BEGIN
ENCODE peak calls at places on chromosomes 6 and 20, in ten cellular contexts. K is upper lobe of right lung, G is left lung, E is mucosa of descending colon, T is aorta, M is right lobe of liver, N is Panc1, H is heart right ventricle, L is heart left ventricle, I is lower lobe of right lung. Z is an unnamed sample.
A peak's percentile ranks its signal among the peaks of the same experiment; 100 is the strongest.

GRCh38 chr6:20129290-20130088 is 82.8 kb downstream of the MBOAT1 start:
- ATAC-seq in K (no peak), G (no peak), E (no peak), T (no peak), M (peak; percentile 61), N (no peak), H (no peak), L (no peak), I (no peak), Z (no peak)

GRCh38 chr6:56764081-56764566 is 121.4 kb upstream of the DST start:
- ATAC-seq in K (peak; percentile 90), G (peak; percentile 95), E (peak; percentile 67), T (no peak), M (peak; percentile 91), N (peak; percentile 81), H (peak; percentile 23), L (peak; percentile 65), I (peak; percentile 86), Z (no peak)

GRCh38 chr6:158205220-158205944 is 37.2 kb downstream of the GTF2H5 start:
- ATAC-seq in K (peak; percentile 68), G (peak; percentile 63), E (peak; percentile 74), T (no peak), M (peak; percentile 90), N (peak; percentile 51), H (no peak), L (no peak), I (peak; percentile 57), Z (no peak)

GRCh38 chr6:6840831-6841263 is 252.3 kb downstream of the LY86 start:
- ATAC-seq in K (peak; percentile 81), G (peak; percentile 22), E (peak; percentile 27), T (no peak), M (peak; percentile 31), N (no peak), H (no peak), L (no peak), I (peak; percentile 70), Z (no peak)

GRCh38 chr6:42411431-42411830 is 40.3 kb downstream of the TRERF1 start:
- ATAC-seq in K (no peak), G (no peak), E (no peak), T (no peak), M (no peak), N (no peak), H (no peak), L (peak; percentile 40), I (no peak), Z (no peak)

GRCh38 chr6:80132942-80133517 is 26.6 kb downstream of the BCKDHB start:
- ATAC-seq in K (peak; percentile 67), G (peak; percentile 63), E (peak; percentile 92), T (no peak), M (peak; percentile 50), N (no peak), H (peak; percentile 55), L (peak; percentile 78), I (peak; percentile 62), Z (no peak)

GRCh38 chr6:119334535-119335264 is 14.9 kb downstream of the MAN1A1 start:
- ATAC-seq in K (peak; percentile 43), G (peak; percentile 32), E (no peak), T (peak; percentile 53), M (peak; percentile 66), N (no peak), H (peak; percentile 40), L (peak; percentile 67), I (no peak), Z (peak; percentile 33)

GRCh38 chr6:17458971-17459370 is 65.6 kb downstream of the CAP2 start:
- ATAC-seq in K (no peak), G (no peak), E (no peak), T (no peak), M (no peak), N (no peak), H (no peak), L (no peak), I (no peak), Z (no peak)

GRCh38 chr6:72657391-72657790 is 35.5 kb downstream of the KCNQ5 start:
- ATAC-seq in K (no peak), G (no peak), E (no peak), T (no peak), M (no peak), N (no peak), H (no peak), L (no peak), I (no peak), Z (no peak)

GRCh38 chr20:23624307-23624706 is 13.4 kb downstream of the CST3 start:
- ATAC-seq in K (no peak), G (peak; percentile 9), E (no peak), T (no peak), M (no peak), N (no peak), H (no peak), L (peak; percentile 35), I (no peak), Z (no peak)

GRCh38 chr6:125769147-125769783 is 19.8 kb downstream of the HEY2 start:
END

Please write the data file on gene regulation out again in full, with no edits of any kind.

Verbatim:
ENCODE peak calls at places on chromosomes 6 and 20, in ten cellular contexts. K is upper lobe of right lung, G is left lung, E is mucosa of descending colon, T is aorta, M is right lobe of liver, N is Panc1, H is heart right ventricle, L is heart left ventricle, I is lower lobe of right lung. Z is an unnamed sample.
A peak's percentile ranks its signal among the peaks of the same experiment; 100 is the strongest.

GRCh38 chr6:20129290-20130088 is 82.8 kb downstream of the MBOAT1 start:
- ATAC-seq in K (no peak), G (no peak), E (no peak), T (no peak), M (peak; percentile 61), N (no peak), H (no peak), L (no peak), I (no peak), Z (no peak)

GRCh38 chr6:56764081-56764566 is 121.4 kb upstream of the DST start:
- ATAC-seq in K (peak; percentile 90), G (peak; percentile 95), E (peak; percentile 67), T (no peak), M (peak; percentile 91), N (peak; percentile 81), H (peak; percentile 23), L (peak; percentile 65), I (peak; percentile 86), Z (no peak)

GRCh38 chr6:158205220-158205944 is 37.2 kb downstream of the GTF2H5 start:
- ATAC-seq in K (peak; percentile 68), G (peak; percentile 63), E (peak; percentile 74), T (no peak), M (peak; percentile 90), N (peak; percentile 51), H (no peak), L (no peak), I (peak; percentile 57), Z (no peak)

GRCh38 chr6:6840831-6841263 is 252.3 kb downstream of the LY86 start:
- ATAC-seq in K (peak; percentile 81), G (peak; percentile 22), E (peak; percentile 27), T (no peak), M (peak; percentile 31), N (no peak), H (no peak), L (no peak), I (peak; percentile 70), Z (no peak)

GRCh38 chr6:42411431-42411830 is 40.3 kb downstream of the TRERF1 start:
- ATAC-seq in K (no peak), G (no peak), E (no peak), T (no peak), M (no peak), N (no peak), H (no peak), L (peak; percentile 40), I (no peak), Z (no peak)

GRCh38 chr6:80132942-80133517 is 26.6 kb downstream of the BCKDHB start:
- ATAC-seq in K (peak; percentile 67), G (peak; percentile 63), E (peak; percentile 92), T (no peak), M (peak; percentile 50), N (no peak), H (peak; percentile 55), L (peak; percentile 78), I (peak; percentile 62), Z (no peak)

GRCh38 chr6:119334535-119335264 is 14.9 kb downstream of the MAN1A1 start:
- ATAC-seq in K (peak; percentile 43), G (peak; percentile 32), E (no peak), T (peak; percentile 53), M (peak; percentile 66), N (no peak), H (peak; percentile 40), L (peak; percentile 67), I (no peak), Z (peak; percentile 33)

GRCh38 chr6:17458971-17459370 is 65.6 kb downstream of the CAP2 start:
- ATAC-seq in K (no peak), G (no peak), E (no peak), T (no peak), M (no peak), N (no peak), H (no peak), L (no peak), I (no peak), Z (no peak)

GRCh38 chr6:72657391-72657790 is 35.5 kb downstream of the KCNQ5 start:
- ATAC-seq in K (no peak), G (no peak), E (no peak), T (no peak), M (no peak), N (no peak), H (no peak), L (no peak), I (no peak), Z (no peak)

GRCh38 chr20:23624307-23624706 is 13.4 kb downstream of the CST3 start:
- ATAC-seq in K (no peak), G (peak; percentile 9), E (no peak), T (no peak), M (no peak), N (no peak), H (no peak), L (peak; percentile 35), I (no peak), Z (no peak)

GRCh38 chr6:125769147-125769783 is 19.8 kb downstream of the HEY2 start: